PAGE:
House Democrats Cancel Vote on Disclose Act Opposed by Pro-Life Groups

National   |   Steven Ertelt   |   Jun 18, 2010   |   9:00AM   |   WASHINGTON, DC

House Democrats Cancel Vote on Disclose Act Opposed by Pro-Life Groups

by Steven Ertelt Editor
June 18
, 2010

Washington, DC ( — House Democratic leaders canceled a planned vote for today on the DISCLOSE Act, campaign finance legislation pro-life groups oppose because it would place stringent new limits on their ability to operate. They say the limits would curtail communications on legislation and politicians’ voting records.

Struggling to unite conservative and liberal Democrats, House Speaker Nancy Pelosi and her top lieutenants canceled the vote.

The problems came in response to exceptions top Democrats included in the bill targeted towards removing the objections the NRA had to the legislation.

That caused a backlash from Blue Dog Democrats and members of the Congressional Black Caucus, though a vote could come next week if those tensions over the changes are resolved.

Doug Thornell, the spokesman for leading Democratic Rep. Chris Van Hollen of Maryland, told Roll Call, "While we aren’t there yet, we will be soon."

The publication also indicated members of the House worried the Senate would not have enough votes to overcome a potential filibuster against the legislation from Republicans. But even liberal pro-abortion Sen. Dianne Feinstein is upset about the bill because of the NRA exemption.

The bill would place campaign finance and legislative communications restrictions on groups and potentially force them to make donor records public when they discuss something as typical as how members of Congress vote on pro-life issues.

House Democratic leaders have decided to expand the carve-out from disclosure requirements they gave to the NRA. The new standard lowers the membership requirement for organizations to be exempt from the restrictions and limits.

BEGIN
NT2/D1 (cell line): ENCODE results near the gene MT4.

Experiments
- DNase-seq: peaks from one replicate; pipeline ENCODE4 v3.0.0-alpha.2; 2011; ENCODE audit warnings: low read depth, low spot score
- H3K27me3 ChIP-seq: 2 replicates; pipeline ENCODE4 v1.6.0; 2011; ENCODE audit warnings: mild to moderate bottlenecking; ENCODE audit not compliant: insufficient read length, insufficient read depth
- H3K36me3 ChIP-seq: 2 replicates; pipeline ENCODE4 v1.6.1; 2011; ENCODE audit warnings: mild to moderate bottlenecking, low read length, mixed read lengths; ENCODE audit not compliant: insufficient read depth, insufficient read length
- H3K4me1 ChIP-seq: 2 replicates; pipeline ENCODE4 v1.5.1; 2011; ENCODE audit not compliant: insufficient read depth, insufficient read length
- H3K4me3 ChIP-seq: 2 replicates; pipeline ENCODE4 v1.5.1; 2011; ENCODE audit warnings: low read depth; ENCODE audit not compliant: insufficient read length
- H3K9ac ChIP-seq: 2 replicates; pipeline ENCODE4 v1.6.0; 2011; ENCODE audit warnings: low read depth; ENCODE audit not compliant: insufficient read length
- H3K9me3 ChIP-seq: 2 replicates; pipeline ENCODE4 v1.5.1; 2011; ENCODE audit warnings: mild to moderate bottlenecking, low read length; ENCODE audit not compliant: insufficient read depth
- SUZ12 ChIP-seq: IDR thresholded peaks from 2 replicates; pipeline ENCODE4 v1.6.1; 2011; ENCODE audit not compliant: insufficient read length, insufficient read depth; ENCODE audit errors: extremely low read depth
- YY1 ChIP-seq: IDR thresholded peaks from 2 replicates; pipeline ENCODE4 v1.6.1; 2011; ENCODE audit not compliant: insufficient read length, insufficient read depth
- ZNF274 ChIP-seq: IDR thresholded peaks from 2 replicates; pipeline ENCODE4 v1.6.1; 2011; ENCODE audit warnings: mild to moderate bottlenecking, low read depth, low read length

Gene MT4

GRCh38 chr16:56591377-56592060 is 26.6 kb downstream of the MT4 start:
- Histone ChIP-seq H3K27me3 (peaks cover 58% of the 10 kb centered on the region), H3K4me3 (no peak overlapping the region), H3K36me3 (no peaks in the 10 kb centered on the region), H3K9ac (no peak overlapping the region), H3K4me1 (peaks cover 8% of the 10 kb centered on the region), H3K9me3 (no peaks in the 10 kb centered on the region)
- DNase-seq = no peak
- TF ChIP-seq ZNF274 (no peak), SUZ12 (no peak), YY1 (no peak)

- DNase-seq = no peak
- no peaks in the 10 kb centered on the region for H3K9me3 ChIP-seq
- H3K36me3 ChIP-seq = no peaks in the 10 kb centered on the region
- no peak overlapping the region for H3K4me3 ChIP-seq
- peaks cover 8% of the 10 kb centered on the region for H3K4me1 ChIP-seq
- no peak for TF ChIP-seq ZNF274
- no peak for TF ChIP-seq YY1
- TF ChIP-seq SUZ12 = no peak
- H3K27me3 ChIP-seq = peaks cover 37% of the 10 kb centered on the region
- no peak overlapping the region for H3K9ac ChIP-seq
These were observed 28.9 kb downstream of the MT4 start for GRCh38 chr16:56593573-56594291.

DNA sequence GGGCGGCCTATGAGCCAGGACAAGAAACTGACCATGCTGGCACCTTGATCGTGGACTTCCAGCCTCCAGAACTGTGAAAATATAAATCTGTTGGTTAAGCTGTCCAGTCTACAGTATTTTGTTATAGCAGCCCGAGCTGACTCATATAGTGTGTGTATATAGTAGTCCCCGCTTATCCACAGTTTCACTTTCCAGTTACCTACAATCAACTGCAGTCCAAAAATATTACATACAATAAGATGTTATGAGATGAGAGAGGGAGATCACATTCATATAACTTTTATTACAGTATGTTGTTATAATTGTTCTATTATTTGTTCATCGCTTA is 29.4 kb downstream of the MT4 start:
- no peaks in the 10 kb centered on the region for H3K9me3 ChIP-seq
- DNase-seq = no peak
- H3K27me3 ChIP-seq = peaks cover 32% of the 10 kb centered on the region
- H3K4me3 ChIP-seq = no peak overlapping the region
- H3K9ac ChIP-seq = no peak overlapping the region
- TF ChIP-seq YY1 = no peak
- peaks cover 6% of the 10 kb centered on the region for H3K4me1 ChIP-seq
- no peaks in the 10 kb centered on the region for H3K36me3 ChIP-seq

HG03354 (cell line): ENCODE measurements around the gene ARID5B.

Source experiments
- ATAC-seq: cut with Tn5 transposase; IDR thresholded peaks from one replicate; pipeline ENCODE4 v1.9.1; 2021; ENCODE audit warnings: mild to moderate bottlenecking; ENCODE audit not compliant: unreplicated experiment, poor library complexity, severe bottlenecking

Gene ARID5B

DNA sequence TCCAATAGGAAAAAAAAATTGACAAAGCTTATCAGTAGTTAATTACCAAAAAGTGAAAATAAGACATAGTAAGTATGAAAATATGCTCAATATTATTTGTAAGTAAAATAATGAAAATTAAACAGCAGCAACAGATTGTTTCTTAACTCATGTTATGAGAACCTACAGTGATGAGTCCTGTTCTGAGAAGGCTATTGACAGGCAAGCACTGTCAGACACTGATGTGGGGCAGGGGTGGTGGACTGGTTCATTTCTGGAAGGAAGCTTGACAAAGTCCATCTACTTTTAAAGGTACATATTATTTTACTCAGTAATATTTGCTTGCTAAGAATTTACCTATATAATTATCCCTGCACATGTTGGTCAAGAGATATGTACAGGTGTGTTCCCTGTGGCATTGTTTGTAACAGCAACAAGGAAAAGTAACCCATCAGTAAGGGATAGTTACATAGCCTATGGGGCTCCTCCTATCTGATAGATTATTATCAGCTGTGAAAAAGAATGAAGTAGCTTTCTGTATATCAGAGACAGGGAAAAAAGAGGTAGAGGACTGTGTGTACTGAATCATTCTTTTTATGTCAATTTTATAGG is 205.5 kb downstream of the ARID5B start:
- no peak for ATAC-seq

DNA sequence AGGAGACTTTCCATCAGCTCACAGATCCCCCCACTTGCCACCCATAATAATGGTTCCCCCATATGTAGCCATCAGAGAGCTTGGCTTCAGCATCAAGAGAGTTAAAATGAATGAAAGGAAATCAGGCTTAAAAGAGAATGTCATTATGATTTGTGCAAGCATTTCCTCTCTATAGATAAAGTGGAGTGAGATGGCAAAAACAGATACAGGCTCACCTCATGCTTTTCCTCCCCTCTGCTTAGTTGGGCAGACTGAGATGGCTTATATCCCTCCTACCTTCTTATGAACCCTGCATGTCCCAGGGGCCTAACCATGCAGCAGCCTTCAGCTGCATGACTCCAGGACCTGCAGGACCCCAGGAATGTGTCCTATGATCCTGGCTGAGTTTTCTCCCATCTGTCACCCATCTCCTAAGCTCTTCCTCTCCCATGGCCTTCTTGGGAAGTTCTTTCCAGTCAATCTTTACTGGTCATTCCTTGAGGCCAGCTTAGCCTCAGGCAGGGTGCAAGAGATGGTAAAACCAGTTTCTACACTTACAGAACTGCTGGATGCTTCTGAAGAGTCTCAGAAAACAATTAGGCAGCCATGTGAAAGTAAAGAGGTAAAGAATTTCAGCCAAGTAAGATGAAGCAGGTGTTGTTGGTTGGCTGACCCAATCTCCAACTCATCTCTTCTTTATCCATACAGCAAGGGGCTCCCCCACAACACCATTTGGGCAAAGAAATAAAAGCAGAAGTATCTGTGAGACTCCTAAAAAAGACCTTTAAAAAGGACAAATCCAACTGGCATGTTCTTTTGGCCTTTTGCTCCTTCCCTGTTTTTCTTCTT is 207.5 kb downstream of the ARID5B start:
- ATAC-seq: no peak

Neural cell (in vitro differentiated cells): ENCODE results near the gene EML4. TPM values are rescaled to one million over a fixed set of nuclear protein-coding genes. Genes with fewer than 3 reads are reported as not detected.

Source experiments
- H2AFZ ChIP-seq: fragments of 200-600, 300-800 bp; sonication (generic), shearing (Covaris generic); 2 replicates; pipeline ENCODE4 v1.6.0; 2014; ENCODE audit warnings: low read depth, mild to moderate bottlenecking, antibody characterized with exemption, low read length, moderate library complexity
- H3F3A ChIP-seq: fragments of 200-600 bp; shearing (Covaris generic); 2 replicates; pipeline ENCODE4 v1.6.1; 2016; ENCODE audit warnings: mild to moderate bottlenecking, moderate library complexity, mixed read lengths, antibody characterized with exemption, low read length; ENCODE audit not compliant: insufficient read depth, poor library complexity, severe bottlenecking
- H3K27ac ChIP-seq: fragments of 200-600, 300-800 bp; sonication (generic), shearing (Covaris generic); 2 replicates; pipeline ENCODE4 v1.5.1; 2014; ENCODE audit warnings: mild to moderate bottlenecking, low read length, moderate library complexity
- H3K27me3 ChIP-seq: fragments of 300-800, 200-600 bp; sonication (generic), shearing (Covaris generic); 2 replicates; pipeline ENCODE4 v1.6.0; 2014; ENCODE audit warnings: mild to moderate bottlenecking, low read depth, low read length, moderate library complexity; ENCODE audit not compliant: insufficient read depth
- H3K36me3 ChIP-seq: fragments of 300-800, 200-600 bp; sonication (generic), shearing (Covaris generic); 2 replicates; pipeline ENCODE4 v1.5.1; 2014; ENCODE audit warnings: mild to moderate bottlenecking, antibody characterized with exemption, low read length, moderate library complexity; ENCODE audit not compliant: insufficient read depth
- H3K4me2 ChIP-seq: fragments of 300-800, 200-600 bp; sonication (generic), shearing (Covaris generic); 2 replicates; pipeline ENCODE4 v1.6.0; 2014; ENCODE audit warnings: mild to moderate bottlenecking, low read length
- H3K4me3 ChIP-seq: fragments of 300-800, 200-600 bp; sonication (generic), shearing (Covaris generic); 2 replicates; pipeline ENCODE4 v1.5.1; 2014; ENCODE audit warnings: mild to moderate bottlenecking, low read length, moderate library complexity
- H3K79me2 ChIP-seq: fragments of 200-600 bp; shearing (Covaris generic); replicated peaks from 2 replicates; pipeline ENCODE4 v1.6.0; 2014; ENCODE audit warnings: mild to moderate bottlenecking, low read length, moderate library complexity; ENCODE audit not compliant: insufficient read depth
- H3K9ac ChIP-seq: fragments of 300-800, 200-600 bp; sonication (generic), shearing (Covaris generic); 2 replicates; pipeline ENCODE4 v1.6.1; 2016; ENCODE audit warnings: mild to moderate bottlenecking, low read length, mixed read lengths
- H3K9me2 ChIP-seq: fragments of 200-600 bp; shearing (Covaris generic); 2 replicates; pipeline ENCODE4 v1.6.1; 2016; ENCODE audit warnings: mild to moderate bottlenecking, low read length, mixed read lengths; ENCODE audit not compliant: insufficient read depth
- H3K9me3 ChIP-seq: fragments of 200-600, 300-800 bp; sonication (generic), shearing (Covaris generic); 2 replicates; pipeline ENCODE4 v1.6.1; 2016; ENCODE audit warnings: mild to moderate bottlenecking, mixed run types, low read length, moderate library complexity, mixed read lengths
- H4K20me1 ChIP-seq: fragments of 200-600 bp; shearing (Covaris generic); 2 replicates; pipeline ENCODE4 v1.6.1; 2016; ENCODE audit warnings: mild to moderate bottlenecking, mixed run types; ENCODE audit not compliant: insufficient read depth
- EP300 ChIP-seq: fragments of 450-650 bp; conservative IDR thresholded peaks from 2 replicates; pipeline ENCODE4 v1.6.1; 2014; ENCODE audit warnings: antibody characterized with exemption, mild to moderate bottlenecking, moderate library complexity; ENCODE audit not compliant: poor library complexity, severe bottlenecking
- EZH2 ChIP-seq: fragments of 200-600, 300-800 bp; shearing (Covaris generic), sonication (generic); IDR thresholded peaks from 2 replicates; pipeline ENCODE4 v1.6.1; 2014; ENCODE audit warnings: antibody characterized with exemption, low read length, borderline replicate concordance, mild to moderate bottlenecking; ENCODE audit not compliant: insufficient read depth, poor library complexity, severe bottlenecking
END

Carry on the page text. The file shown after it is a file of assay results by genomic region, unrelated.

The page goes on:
Originally, groups with more than 1 million members were exempted and that has been reduced to 500,000.

"The number was reduced recognizing that there are groups out there that have a long-standing history of doing grass-roots work. We originally thought some of these groups would be covered, but they weren’t," one Democratic aide told Roll Call.

But that won’t allow pro-life groups to drop their objections to the bill, which will head to the Rules Committee today and to the House floor Friday.

The National Right to Life Committee is one of a handful of pro-life groups telling its members to call Congress to oppose the bill and saying it would score votes on it because the restrictions would hurt its activities so much.

In a new letter to Congress, NRLC says "there is very little in this bill, despite the pretenses, that is actually intended to provide useful or necessary information to the public. The overriding purpose is precisely the opposite: To discourage, as much as possible, disfavored groups (such as NRLC) from communicating about officeholders."

"The U.S. Supreme Court has ruled that the First Amendment protects the right of incorporated groups of citizens to communicate with the public to express opinions about the actions of those who hold or seek federal office. The authors of the DISCLOSE Act have demonstrated that their overriding intent is to impede and deter the exercise of that constitutional right," it added.

Tom McClusky of the Family Research Council, agrees with the analysis and his group is also opposed to the legislation.

"The legislation is designed to shut down grassroots organizations from informing voters on issues that are important to them," he said., Citizen Link, Concerned Women for America, Eagle Forum, Students for Life of America and the Traditional Values Coalition are some of the other pro-life groups opposed to the legislation.

The big problem for pro-life groups is a provision that would make them identify donors publicly anytime it runs communications in certain times that ask people to contact Congress about legislation related to pro-life concerns.

"Our members and supporters have a right to support our public advocacy about important and controversial issues without having their identifying information posted on the Internet, exposing them to harassment or retribution by those who may disagree with their beliefs," NRLC says.

Related web sites:
NRLC letter –
National Right to Life –


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